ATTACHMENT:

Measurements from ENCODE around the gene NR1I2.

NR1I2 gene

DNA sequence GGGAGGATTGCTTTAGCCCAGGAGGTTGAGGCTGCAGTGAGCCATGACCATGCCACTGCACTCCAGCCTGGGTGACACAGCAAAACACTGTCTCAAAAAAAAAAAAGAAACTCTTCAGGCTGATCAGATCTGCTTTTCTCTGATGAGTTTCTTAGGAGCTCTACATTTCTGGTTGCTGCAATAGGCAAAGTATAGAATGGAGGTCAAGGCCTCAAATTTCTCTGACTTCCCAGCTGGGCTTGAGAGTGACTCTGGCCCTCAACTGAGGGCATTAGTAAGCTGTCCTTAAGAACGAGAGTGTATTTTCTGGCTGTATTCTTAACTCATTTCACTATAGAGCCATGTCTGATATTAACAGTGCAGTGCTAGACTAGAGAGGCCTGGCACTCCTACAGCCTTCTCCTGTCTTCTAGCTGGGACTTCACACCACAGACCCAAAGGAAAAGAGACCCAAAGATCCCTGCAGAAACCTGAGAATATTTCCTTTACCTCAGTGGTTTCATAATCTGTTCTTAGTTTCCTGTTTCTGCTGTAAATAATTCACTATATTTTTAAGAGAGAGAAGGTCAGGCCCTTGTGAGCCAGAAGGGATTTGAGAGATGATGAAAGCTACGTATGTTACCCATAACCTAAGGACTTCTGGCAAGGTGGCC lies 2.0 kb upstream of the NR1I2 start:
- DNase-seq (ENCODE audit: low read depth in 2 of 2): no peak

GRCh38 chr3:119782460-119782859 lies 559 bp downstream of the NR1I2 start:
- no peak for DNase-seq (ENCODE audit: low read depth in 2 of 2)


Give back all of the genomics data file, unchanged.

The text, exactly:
Measurements from ENCODE around the gene NR1I2.

NR1I2 gene

DNA sequence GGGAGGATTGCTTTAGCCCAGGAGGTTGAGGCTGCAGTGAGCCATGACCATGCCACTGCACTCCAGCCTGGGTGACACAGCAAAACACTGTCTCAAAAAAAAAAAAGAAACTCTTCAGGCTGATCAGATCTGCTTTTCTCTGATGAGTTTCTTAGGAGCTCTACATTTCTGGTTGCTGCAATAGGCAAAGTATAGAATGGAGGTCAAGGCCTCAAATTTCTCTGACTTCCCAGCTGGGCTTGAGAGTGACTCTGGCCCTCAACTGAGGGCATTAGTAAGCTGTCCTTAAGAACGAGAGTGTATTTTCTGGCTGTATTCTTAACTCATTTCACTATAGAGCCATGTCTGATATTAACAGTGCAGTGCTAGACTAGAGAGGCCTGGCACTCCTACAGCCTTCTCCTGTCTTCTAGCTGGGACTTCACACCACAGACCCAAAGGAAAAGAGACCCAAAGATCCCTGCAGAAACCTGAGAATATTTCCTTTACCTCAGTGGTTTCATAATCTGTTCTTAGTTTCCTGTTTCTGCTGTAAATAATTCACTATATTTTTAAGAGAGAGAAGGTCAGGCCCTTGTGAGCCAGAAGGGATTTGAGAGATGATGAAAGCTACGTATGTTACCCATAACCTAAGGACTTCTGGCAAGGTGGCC lies 2.0 kb upstream of the NR1I2 start:
- DNase-seq (ENCODE audit: low read depth in 2 of 2): no peak

GRCh38 chr3:119782460-119782859 lies 559 bp downstream of the NR1I2 start:
- no peak for DNase-seq (ENCODE audit: low read depth in 2 of 2)